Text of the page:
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message 1: by Charisma (last edited Oct 01, 2017 10:29PM) (new)

Charisma (deadlikeme) | 76 comments

Didn't arrive to the West Coast on time

States visited: 13
Landmarks visited: 9
Points: 30

States:
1. Georgia: The Color Purple by Alice Walker
2. Alabama: Quicksand by Nella Larsen
3. Tennessee: Memoirs of a Geisha by Arthur Golden
4. Arkansas: I Know Why the Caged Bird Sings by Maya Angelou.
5. Louisiana: The Awakening by Kate Chopin.
6. Texas: The Dead Father by Donald Barthelme.
7. Oklahoma: The Killer Inside Me by Jim Thompson.
8. New Mexico: Contact by Carl Sagan.
9. Kansas: In Cold Blood by Truman Capote.
10. Wyoming: Notes from Underground by Fyodor Dostoyevsky.
11. Utah: The Artamonov Business by Maxim Gorky.
12. Nevada: Fear and Loathing in Las Vegas by Hunter S. Thompson.
13. California: The Black Dahlia by James Ellroy. [THIS STATE DOESN'T COUNT]

Landmarks:
1. Savannah, GA
2. Dreamland BBQ, AL
3. Graceland, Memphis, TN
4. Spotted Cat Jazz club, New Orleans, LA
5. Carlsbad Caverns, NM
6. Largest Ball of Twine, KS
7. Yellowstone National Park, WY
8. Zion National Park, UT
9. Las Vegas, NV


message 2: by Jen (new)

Jen | 1876 comments Mod
Woo hoo! Good luck!


message 3: by Charisma (new)

Charisma (deadlikeme) | 76 comments Jen wrote: "Woo hoo! Good luck!"
Thanks :)


message 4: by Charisma (new)

Charisma (deadlikeme) | 76 comments 1. Georgia: The Color Purple by Alice Walker.

5 ✭ and a 💗

The version I listened to is narrated by the author. I enjoyed listening to Alice's voice and I think nobody could read it better.

The book itself is a masterpiece, and I was sad it ended so soon. The story, the language, the historical element,.. I loved every last bit of it. I value the learning aspect of it: learning about the cultures in Africa, about the way black people (and especially women) lived and suffered, but also were able to find joy and some type of happiness.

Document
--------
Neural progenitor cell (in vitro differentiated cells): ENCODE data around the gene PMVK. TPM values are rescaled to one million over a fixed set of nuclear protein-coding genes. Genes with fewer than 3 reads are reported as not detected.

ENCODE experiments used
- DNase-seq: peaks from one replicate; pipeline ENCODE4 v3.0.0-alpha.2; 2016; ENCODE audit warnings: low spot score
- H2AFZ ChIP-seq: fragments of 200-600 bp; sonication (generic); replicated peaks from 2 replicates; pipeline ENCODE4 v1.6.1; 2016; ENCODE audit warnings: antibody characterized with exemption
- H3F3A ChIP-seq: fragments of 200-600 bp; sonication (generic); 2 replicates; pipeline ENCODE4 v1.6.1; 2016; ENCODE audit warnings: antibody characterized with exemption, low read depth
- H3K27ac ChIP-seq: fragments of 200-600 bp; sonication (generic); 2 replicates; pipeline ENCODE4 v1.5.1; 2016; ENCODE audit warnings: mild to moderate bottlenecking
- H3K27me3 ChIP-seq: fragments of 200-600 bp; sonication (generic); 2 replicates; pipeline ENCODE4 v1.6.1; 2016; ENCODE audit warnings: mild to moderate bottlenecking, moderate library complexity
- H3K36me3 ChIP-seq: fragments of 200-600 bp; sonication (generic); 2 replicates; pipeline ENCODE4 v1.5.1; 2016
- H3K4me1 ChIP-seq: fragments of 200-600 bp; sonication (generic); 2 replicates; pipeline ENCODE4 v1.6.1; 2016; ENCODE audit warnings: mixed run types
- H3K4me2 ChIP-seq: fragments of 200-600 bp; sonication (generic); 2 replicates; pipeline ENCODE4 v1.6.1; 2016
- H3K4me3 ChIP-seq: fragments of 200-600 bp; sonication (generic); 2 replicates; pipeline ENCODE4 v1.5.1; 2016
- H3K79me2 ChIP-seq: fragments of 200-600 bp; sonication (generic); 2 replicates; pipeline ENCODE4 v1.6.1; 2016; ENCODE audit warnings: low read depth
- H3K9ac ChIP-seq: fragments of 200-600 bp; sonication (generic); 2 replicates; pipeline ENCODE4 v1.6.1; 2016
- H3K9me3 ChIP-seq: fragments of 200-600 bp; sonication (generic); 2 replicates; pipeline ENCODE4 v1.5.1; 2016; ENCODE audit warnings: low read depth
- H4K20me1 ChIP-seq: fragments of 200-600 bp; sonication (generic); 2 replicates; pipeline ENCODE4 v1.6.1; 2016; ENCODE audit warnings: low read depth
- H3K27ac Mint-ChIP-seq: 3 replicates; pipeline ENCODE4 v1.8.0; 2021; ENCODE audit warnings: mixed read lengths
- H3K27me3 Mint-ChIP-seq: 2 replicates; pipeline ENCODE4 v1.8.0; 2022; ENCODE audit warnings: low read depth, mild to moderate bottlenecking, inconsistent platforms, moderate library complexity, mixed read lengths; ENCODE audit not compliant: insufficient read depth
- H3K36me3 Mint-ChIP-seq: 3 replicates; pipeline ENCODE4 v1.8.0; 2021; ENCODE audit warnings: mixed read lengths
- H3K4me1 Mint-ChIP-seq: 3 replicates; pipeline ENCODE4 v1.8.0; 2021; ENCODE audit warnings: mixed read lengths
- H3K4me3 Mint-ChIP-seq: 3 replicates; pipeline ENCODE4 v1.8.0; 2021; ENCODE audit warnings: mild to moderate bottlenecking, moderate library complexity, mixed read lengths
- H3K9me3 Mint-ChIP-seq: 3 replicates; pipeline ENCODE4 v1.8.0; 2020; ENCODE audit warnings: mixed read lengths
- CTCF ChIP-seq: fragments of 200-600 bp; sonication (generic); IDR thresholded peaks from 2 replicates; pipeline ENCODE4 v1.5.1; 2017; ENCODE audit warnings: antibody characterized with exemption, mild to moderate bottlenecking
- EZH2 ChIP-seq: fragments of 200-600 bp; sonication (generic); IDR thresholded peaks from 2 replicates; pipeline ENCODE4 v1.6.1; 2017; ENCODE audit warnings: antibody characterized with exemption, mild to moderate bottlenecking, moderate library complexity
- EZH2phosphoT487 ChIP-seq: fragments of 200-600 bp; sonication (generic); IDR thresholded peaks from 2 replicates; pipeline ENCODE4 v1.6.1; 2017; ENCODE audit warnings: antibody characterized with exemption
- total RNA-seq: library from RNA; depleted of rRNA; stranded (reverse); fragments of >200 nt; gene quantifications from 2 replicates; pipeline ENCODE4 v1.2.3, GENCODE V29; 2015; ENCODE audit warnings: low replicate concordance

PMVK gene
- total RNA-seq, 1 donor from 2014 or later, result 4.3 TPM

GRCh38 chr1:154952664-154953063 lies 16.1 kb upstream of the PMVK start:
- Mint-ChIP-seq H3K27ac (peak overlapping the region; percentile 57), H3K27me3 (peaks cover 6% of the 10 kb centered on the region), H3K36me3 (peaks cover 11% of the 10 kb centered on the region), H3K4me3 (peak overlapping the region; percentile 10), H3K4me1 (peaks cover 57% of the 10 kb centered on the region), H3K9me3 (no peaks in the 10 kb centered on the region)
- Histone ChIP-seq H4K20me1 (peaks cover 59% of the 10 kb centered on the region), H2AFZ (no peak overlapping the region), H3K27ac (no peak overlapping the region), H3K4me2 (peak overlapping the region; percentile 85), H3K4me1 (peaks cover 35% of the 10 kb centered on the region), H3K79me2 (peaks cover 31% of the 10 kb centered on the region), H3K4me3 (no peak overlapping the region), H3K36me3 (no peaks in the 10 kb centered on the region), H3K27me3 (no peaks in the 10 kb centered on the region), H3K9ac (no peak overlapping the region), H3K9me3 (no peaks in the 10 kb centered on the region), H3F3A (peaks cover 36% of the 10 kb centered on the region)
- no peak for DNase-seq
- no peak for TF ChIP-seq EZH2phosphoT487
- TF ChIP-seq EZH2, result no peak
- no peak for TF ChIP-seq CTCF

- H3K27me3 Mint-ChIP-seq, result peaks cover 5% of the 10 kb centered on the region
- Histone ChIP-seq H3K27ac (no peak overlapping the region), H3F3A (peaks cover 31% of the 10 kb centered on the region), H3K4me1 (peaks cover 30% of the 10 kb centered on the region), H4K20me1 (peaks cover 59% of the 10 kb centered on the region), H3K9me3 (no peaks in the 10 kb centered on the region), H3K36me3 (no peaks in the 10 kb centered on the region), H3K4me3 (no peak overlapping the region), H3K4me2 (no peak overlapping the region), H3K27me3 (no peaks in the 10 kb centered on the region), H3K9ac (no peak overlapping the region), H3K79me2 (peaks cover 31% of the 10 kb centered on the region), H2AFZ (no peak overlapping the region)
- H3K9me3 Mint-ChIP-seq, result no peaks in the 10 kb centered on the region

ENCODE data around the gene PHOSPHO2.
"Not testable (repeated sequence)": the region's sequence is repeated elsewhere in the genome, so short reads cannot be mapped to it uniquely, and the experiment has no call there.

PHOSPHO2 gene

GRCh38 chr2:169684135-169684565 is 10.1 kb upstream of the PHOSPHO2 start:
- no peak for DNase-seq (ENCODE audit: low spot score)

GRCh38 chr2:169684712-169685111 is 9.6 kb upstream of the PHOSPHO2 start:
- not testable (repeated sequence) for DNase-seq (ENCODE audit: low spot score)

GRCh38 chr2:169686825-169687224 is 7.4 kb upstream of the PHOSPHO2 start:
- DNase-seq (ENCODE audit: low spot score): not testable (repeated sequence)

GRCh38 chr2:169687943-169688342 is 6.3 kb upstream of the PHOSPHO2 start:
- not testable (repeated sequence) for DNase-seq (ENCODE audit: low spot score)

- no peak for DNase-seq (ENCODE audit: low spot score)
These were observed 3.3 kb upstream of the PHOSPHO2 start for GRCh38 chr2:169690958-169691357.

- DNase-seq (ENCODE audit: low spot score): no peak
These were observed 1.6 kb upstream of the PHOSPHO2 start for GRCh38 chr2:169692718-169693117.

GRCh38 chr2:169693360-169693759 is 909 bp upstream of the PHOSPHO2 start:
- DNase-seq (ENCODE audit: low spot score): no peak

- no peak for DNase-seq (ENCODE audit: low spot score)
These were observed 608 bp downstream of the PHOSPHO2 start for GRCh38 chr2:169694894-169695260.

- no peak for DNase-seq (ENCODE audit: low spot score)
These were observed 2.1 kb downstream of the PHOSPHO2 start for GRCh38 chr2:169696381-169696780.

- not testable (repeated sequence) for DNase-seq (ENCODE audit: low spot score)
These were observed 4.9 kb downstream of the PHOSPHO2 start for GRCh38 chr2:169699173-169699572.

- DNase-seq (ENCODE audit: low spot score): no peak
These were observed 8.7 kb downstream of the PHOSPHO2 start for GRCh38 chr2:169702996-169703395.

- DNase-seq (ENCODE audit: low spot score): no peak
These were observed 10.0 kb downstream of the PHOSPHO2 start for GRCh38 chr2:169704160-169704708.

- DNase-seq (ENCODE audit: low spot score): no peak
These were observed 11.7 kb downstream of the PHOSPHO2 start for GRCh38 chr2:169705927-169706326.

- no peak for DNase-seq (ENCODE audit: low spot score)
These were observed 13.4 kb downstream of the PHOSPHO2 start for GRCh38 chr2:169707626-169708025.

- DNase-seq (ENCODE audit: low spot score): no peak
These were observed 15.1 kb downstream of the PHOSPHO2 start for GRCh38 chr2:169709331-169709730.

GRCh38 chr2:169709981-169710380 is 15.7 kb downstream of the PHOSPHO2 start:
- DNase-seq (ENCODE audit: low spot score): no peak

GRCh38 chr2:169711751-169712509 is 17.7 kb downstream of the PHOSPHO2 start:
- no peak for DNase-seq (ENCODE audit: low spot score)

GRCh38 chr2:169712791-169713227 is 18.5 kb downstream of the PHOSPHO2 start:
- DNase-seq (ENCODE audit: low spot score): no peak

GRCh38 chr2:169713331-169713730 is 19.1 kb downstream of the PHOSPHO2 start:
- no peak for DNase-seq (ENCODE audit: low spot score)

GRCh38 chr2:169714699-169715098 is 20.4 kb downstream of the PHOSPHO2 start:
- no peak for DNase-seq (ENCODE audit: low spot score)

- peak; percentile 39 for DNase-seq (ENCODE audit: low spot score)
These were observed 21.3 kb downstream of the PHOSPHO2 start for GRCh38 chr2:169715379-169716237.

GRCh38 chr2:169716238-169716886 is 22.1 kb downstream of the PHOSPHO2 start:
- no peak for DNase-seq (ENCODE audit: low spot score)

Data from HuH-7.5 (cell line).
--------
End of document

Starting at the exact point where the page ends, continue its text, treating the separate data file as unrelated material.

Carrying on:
P.S. While listening to the story, I kept thinking that I know this, and I remember reading about that, etc. But I do not remember reading it before. Yet even the ending sounded familiar, so I must have read it before.


🚘 ➟ Alabama


message 5: by Charisma (last edited Jul 09, 2017 08:18PM) (new)

Charisma (deadlikeme) | 76 comments 2. Alabama: Quicksand by Nella Larsen

4 ✭

I listened to a Librivox recording narrated by Elizabeth Klett.

I appreciate the writing, but cannot fully sympathise with the main character, Helga Crane. While listening she kept reminding me of a story I'm listening in a car with my kids about a chap who didn't know what happiness was and went away searching for it. After many days of wondering the world he came back to his village unsatisfied, still not knowing what happiness was. Not because he didn't find one, but because he kept on missing the opportunity, kept on looking away from it. Helga reminds me of such a person. IMHO, she had many opportunities to find her happiness, but kept missing them, kept getting unsettled, kept wishing for more...

Another thing that I find interesting, especially after just reading The Color Purple, is the complete opposites in the descriptions of God: one radiates hope, where another is discouraging and depressing at best.

From The Color Purple:
"Think what it means that Ethiopia is Africa! All the Ethiopians in the bible were colored. It had never occurred to me, though when you read the bible it is perfectly plain if you pay attention only to the words. It is the pictures in the bible that fool you. The pictures that illustrate the words. All of the people are white and so you just think all the people from the bible were white too. But really white people lived somewhere else during those times. That’s why the bible says that Jesus Christ had hair like lamb’s wool. Lamb’s wool is not straight, Celie. It isn’t even curly. (56.3)"

From Quicksand:
"Her mind, swaying back to the protection that religion had afforded her, almost she wished that it had not failed her. An illusion. Yes. But better, far better, than this terrible reality. Religion had, after all, its uses. It blunted the perceptions. Robbed life of its crudest truths. Especially it had its uses for the poor - and the blacks.
For the blacks. The Negroes.
And this, Helga decided, was what ailed the whole Negro race in America, this fatuous belief in the white man's God, this childlike trust in full compensation for all woes and privations in "kingdom come." Sary Jones's absolute conviction, "In de nex' worl' we's all recompense'," came back to her. And ten million souls were as sure of it as was Sary. How the white man's God must laugh at the great joke he had played on them! Bound them to slavery, then to poverty and insult, and made them bear it unresistingly, uncomplainingly almost, by sweet promises of mansions in the sky by and by."